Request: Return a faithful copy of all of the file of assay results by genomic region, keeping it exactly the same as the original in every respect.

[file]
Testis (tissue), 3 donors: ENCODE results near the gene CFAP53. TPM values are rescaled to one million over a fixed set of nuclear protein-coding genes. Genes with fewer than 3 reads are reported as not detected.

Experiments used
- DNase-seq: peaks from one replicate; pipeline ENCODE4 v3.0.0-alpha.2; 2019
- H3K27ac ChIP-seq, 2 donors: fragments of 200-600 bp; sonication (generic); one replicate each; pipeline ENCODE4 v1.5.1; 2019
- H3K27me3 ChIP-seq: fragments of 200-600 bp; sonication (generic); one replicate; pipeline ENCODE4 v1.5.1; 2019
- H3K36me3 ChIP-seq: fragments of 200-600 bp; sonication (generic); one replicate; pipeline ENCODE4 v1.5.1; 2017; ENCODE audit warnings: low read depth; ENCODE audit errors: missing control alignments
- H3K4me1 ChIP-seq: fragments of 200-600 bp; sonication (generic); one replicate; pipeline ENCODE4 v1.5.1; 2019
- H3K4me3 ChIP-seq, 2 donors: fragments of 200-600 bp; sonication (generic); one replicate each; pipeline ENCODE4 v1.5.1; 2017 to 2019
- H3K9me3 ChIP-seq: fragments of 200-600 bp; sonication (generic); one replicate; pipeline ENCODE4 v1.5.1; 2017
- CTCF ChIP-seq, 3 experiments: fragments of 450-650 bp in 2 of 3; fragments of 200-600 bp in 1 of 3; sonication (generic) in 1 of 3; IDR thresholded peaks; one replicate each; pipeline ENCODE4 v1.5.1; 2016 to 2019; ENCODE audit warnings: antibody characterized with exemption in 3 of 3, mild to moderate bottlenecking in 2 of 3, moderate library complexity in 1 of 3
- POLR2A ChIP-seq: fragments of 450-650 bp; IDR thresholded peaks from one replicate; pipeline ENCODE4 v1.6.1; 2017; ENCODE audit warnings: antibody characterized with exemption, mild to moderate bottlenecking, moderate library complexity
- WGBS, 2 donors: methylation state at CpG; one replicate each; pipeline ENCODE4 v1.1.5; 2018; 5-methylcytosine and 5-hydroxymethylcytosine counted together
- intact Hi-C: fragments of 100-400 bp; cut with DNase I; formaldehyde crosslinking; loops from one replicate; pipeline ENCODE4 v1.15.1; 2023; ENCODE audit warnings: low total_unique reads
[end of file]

Testis (tissue), 3 donors: ENCODE results near the gene CFAP53. TPM values are rescaled to one million over a fixed set of nuclear protein-coding genes. Genes with fewer than 3 reads are reported as not detected.

Experiments used
- DNase-seq: peaks from one replicate; pipeline ENCODE4 v3.0.0-alpha.2; 2019
- H3K27ac ChIP-seq, 2 donors: fragments of 200-600 bp; sonication (generic); one replicate each; pipeline ENCODE4 v1.5.1; 2019
- H3K27me3 ChIP-seq: fragments of 200-600 bp; sonication (generic); one replicate; pipeline ENCODE4 v1.5.1; 2019
- H3K36me3 ChIP-seq: fragments of 200-600 bp; sonication (generic); one replicate; pipeline ENCODE4 v1.5.1; 2017; ENCODE audit warnings: low read depth; ENCODE audit errors: missing control alignments
- H3K4me1 ChIP-seq: fragments of 200-600 bp; sonication (generic); one replicate; pipeline ENCODE4 v1.5.1; 2019
- H3K4me3 ChIP-seq, 2 donors: fragments of 200-600 bp; sonication (generic); one replicate each; pipeline ENCODE4 v1.5.1; 2017 to 2019
- H3K9me3 ChIP-seq: fragments of 200-600 bp; sonication (generic); one replicate; pipeline ENCODE4 v1.5.1; 2017
- CTCF ChIP-seq, 3 experiments: fragments of 450-650 bp in 2 of 3; fragments of 200-600 bp in 1 of 3; sonication (generic) in 1 of 3; IDR thresholded peaks; one replicate each; pipeline ENCODE4 v1.5.1; 2016 to 2019; ENCODE audit warnings: antibody characterized with exemption in 3 of 3, mild to moderate bottlenecking in 2 of 3, moderate library complexity in 1 of 3
- POLR2A ChIP-seq: fragments of 450-650 bp; IDR thresholded peaks from one replicate; pipeline ENCODE4 v1.6.1; 2017; ENCODE audit warnings: antibody characterized with exemption, mild to moderate bottlenecking, moderate library complexity
- WGBS, 2 donors: methylation state at CpG; one replicate each; pipeline ENCODE4 v1.1.5; 2018; 5-methylcytosine and 5-hydroxymethylcytosine counted together
- intact Hi-C: fragments of 100-400 bp; cut with DNase I; formaldehyde crosslinking; loops from one replicate; pipeline ENCODE4 v1.15.1; 2023; ENCODE audit warnings: low total_unique reads